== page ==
What are the chances that your customer will have groups of employees using an unauthorised social media platform to communicate? With over 3.4bn Social Media users, according to a recent report and at least 65 social networks globally (QQ, Viber or LINE anyone?), the chances are that even if they say they aren’t, they probably are!
However, for IT teams trying to guard against the unauthorised use of Social Media in their business, these platforms create a major headache when trying to deliver security, protect personal data and ensure business continuity. If your customer hasn’t started to manage their use of social networks yet, here are a couple of good reasons for them to start!
Social networks are driven on personal data and almost all social media platforms are tied to a mobile phone and personal information, which is used to manage the account. With no central administration of the groups and structures that are created, the IT team becomes powerless when trying to protect privileged information.
Take the example of an employee leaving the company and someone forgets to remove them from a group on Whatsapp. They now have access to information that they no longer have a right to view and the IT team have no visibility of the information being shared outside their business. A strong case exists for this to be considered as a security breach, or incident.
eDISCOVERY AND DATA RESIDENCE:
Can the business conduct a full eDiscovery sweep of content on Social media, in the event of an information access request? The data resides on external servers that the IT team won’t be able to access and, of course on personal storage, which might be owned by the employee and outside of the network. To compound this issue, the data may be held in other countries, where privacy laws are less of a concern.
Another WhatsApp-related example here to make the point: WhatsApp has no storage capability- which is great, right? Not so, because people then backup their chats to their personal iCloud or Google accounts, which is really bad from a company perspective. Now, both Apple and Google have a copy of the data. If your customer wants to detail how they store client data securely, they then need to mention that Google and Apple have a copy and it’s also (possibly) held in personal consumer storage.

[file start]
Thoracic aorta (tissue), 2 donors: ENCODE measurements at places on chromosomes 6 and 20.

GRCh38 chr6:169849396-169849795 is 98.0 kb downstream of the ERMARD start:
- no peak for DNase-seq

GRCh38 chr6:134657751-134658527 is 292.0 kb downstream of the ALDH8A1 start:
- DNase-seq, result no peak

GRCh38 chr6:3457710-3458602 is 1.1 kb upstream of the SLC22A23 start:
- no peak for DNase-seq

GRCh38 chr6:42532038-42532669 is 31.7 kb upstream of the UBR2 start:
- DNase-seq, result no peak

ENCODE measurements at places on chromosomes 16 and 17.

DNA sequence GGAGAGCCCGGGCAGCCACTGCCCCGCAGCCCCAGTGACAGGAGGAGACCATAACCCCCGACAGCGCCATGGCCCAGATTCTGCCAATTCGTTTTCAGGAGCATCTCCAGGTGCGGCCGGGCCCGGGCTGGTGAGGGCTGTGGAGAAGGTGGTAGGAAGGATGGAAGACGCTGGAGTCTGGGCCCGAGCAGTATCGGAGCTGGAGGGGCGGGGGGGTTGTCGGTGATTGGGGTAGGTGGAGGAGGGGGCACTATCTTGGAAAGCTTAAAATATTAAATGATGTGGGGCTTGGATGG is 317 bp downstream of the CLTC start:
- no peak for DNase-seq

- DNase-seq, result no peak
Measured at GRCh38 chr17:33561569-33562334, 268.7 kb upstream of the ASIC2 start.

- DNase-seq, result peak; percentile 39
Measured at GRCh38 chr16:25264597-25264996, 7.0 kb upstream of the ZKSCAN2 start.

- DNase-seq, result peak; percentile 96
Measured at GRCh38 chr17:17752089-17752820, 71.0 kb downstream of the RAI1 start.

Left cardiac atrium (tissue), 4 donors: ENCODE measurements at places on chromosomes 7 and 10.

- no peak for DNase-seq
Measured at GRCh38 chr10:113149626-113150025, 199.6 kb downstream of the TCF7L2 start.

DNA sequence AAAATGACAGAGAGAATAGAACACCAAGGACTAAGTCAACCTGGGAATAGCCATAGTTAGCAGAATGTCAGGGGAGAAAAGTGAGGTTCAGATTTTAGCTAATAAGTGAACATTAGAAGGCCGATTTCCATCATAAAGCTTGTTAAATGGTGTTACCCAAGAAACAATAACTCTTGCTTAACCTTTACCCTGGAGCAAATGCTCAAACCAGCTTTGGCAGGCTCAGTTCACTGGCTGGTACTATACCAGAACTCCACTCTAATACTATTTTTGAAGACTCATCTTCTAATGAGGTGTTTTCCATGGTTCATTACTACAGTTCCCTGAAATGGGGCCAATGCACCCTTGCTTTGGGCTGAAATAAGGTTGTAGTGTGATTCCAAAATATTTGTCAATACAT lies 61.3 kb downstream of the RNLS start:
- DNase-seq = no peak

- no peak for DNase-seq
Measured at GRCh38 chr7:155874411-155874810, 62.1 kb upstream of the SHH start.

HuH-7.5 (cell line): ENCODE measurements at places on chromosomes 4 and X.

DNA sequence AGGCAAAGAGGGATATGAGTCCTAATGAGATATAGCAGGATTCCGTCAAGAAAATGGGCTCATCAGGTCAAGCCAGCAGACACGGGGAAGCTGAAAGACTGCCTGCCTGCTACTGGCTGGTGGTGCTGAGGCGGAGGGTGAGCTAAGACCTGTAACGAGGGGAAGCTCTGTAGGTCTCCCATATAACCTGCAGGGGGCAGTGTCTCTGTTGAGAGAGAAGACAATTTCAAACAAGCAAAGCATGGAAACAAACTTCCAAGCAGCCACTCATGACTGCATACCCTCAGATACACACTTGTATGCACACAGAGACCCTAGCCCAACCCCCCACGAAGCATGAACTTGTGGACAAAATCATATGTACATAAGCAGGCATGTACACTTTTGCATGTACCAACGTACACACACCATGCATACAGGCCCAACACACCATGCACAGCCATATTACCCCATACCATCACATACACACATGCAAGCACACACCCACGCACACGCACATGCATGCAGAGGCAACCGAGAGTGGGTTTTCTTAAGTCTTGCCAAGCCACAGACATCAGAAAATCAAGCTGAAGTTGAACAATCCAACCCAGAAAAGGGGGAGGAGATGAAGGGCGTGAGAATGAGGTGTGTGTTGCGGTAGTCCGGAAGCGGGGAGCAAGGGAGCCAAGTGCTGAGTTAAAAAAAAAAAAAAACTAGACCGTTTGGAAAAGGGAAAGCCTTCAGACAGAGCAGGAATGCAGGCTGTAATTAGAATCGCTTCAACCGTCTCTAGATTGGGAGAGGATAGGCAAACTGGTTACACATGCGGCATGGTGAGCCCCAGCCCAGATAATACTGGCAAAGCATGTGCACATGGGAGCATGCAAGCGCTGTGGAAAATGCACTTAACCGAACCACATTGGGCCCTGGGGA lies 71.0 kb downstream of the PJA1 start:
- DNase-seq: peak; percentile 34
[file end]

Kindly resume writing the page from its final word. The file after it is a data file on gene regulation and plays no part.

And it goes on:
If the business can say, without hesitation, that people are only using it for non-work-related activity then that’s fine. More likely, if customers are finding that their teams are using it for business use, then there is a genuine GDPR risk around the data being accessed by people who shouldn’t, and the discoverability of data.
IS THERE ANOTHER WAY?
We’re not here to talk about a total ban. Social media clearly has a role to play in helping teams to collaborate and drive efficiency, but it has to be delivered as a centrally managed and compliant solution, if we are to avoid many of these issues.
We’ve already talked about the value of Microsoft Teams. The fastest growing business application for Microsoft, ever, is a good starting point for customers who are already on-board with Office 365. In truth, the majority of customers will want to find a progressive solution to the use of social media, as a blanket ban rarely works. This makes social media compliance another great chance for resellers to sell services; Audits, migration of other approved networks into a single solution, user adoption strategies and training… the list is endless.
Why not message me for a chat about how Marathon can help you ;-)